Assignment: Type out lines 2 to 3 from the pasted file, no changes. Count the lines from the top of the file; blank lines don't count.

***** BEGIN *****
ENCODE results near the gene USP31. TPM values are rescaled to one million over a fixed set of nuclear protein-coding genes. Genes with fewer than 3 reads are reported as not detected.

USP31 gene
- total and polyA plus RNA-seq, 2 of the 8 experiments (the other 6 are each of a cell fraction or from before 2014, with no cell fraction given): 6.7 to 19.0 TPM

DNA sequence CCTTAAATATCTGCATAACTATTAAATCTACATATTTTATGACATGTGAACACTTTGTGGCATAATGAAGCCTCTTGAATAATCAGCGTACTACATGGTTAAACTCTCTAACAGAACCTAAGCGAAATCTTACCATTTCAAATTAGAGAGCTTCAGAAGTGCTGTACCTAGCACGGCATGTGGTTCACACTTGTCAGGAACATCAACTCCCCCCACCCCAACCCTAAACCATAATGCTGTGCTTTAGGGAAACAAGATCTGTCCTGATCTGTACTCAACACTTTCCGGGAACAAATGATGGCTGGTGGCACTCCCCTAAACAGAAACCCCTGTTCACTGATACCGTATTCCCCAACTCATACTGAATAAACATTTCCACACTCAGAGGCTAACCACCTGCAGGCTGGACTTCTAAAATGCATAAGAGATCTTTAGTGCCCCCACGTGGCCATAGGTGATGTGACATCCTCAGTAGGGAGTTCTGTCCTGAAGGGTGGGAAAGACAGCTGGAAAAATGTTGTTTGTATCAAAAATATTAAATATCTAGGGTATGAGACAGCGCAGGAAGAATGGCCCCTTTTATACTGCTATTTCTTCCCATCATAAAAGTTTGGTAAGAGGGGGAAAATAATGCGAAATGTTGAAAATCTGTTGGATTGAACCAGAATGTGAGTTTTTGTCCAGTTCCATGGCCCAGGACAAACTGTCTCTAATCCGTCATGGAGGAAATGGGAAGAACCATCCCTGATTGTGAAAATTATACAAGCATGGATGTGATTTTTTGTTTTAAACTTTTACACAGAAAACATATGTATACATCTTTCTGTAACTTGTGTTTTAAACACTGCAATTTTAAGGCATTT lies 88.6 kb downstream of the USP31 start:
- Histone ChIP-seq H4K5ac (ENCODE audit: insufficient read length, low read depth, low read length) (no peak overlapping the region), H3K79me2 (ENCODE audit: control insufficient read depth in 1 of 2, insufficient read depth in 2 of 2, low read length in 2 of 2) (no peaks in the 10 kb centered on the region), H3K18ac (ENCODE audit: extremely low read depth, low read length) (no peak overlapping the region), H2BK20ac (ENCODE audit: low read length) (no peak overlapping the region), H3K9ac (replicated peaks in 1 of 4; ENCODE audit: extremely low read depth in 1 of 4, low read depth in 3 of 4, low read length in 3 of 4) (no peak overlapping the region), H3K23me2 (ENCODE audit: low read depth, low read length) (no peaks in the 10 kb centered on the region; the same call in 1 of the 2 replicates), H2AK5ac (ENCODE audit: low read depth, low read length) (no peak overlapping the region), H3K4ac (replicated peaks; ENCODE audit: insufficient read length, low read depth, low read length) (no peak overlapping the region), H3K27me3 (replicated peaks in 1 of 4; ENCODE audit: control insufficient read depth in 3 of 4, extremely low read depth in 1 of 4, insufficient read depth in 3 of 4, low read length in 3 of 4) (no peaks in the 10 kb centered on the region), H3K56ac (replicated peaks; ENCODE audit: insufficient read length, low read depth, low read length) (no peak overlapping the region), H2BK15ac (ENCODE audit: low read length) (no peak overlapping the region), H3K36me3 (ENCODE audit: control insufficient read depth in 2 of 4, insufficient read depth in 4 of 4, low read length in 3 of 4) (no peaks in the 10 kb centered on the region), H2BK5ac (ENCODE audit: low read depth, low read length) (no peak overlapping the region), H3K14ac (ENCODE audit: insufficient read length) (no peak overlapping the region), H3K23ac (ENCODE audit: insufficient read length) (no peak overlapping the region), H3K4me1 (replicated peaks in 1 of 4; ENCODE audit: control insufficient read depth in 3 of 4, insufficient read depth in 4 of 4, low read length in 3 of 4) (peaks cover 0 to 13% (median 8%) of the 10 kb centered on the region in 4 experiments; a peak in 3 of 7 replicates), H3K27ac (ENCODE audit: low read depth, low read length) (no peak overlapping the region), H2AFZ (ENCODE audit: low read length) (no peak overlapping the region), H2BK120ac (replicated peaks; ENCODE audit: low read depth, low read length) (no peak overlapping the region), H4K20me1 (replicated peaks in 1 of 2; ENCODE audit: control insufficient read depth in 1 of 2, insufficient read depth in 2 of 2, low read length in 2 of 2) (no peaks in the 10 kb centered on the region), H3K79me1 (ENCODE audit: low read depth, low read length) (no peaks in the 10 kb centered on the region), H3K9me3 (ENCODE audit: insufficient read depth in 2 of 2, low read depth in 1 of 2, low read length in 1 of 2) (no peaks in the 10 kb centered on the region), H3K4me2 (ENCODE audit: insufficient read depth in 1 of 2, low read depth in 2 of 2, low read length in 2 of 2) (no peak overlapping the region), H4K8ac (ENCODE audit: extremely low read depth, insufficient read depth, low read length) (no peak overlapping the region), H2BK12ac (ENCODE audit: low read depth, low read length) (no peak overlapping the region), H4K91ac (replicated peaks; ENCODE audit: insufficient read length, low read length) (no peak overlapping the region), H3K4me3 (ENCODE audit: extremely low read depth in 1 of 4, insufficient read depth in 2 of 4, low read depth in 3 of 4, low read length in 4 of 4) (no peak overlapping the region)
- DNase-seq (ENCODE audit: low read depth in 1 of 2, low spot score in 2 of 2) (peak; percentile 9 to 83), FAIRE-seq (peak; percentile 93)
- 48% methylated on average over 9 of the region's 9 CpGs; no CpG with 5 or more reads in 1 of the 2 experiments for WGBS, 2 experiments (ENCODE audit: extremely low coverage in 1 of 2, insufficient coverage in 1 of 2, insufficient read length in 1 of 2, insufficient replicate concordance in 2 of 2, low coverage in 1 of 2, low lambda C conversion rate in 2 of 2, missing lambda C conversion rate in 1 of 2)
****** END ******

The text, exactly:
USP31 gene
- total and polyA plus RNA-seq, 2 of the 8 experiments (the other 6 are each of a cell fraction or from before 2014, with no cell fraction given): 6.7 to 19.0 TPM